Sweeney’s Booknotes: The Ecumenical Edwards: Jonathan Edwards and the Theologians

Kyle C. Strobel, ed., The Ecumenical Edwards: Jonathan Edwards and the Theologians (Farnham, U.K.: Ashgate, 2015)

ecumenical edwardsTwenty years ago, the number of “constructive theologians” working seriously with Edwards could have been counted on one hand. (The term “constructive theologians” is often associated with the work of liberal Protestant thinkers seeking to “deconstruct” traditional understandings of God and the world and then “retrieve” from the ruins scattered fragments that can be used to “reconstruct” more “liberating” models of theology. Today, however, many evangelical and Catholic thinkers wear this label proudly, employing it as a synonym for innovative, contextual, or systematic theology—often without a word about the deconstructive aspect of its modern genealogy.)

In the twenty-first century, though, constructive theologians have offered the bulk of the most important work on Edwards’ thought, transforming the terrain of Edwards studies rather conspicuously.

The Ecumenical Edwards is a symbol of this change. It also represents well, in its chapters, their footnotes, and the appended bibliography (pp. 235-49), the most important dogmaticians interacting with Edwards—a diverse group of writers including senior and junior scholars, aficionados and novices, Protestants, Roman Catholics, and even Eastern Orthodox.

As stated in the “Introduction” by editor Kyle Strobel of Biola University, “the goal of the following chapters is to initiate an ecumenically significant conversation. These essays should serve both Edwards scholars and theologians new to Edwards as way to constructively engage his theology for contemporary theological analysis” (p. 5).

Toward that end, Strobel has framed the book in two different sections, both of which are aimed at inspiring theologians to engage Edwards’ thought. Part One, “Comparison and Assessment” (pp. 9-129), places Edwards in conversation with a wide range of others (many of whom he never read), from the Byzantine mystic, St. Nicholas Cabasilas, to Western theologians such as St. Anselm, Martin Luther, and Hans Urs Von Balthasar. Part Two, “Constructive Engagement for Current Conversations” (pp. 131-233), does much the same thing, though its chapters comparing Edwards to St. Thomas, Cardinal Newman, Karl Barth, and several others orient themselves a little more explicitly to contemporary issues in dogmatics.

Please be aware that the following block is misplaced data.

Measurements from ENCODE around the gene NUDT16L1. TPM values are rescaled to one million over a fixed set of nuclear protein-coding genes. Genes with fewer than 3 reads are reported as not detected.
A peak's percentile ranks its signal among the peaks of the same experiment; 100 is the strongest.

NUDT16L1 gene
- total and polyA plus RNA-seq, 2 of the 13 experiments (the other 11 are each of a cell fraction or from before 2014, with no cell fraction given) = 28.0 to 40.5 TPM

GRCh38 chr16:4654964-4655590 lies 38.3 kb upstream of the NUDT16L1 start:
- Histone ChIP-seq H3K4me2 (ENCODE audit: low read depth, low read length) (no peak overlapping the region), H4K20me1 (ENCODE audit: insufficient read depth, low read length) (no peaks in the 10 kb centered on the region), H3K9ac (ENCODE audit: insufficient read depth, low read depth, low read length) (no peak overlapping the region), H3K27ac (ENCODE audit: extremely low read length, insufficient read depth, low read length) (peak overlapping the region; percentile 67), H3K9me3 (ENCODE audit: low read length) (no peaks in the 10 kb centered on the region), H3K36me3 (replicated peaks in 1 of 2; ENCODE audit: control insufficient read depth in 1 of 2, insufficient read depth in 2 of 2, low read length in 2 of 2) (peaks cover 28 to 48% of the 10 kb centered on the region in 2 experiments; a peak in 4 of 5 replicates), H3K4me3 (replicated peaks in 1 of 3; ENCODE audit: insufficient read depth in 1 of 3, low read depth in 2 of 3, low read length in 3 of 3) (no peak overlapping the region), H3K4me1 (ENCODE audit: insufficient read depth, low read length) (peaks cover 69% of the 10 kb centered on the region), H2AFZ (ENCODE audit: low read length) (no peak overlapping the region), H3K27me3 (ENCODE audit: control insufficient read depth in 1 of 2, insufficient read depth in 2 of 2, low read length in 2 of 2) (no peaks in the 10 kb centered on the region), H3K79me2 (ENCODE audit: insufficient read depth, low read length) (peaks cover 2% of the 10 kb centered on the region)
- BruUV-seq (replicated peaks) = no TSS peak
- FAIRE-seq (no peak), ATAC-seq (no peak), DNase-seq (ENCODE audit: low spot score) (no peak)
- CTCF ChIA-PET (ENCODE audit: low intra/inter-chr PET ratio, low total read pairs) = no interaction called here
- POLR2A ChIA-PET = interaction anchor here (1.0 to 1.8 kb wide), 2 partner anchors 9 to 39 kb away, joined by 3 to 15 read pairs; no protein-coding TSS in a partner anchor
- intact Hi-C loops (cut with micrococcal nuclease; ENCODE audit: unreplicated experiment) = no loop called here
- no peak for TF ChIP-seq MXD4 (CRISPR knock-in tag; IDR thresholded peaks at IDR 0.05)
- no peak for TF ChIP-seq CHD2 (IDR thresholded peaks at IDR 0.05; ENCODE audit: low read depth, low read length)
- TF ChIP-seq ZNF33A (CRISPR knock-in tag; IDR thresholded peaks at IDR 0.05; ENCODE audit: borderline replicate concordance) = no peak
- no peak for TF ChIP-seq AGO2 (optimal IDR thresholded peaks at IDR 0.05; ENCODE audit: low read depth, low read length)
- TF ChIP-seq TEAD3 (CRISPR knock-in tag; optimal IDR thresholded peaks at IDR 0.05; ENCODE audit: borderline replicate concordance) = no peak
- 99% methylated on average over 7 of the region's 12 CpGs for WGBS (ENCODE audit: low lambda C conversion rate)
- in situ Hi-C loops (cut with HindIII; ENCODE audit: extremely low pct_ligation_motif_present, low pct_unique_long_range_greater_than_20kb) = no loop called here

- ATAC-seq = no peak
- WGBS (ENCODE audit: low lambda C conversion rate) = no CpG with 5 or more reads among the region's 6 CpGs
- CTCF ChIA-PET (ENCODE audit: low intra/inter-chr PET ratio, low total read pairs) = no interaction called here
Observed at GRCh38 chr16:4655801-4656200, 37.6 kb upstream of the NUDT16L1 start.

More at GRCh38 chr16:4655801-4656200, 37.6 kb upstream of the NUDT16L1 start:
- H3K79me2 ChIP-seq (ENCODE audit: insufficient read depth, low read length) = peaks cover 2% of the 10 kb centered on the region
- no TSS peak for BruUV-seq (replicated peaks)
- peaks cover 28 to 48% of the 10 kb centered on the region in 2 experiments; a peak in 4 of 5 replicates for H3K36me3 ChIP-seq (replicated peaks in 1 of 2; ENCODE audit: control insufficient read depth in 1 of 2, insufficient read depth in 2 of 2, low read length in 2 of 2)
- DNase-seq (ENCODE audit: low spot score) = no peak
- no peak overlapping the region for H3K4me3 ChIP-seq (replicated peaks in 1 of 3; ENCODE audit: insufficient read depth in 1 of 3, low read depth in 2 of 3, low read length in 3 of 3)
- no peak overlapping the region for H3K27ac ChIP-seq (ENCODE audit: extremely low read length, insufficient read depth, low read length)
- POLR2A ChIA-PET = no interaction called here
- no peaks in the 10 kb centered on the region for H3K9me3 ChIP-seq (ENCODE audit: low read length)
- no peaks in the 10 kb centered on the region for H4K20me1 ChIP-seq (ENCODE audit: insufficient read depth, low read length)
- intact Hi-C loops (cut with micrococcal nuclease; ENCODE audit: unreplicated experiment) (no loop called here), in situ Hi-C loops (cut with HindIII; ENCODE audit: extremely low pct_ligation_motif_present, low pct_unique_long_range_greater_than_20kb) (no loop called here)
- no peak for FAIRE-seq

Here is the book’s table of contents:

Introduction, Kyle Strobel

Part I: Comparison and Assessment

  1. Seeking Salvation: Jonathan Edwards and Nicholas Cabasilas on Life in Christ, Alexis Torrance
  2. Anselm and Edwards on God, Oliver D. Crisp
  3. New Science of Sacrifice, Peter J. Leithart
  4. Jonathan Edwards: “Discourse on the Trinity,” Thomas G. Weinandy, OFM, Cap.
  5. Edwards and Luther on Free/Bound Willing, Robert W. Jenson
  6. The Beauty of Christ: Edwards and Balthasar on Theological Aesthetics, Kyle Strobel
  7. The Sophiology of Jonathan Edwards, David J. Dunn

Part II: Constructive Engagement for Current Conversations

  1. Jonathan Edwards and Thomas Aquinas on Original Sin, Matthew Levering
  2. Jonathan Edwards, John Henry Newman, and Karl Barth: Is a Typological View of Reality Legitimate?, Gerald R. McDermott
  3. Jonathan Edwards and Alasdair MacIntyre: Interdependence, Community, and Contemporary Virtue Ethics, Elizabeth Agnew Cochran
  4. The Erotic Side of Divine Participation: Jonathan Edwards, Gregory of Nyssa, and Origen of Alexandria on Song of Songs 1:1-4, Brandon G. Withrow
  5. The Surprising Third Article Theology of Jonathan Edwards, Myk Habets
  6. Jonathan Edwards and Wolfhart Pannenberg toward Trinitarian Prayer, Kent Eilers

All in all, these essays mark an exciting and productive new theological trend. Edwards is joining the ranks of the doctors of the church—and not merely among Protestants. May Strobel’s tribe increase.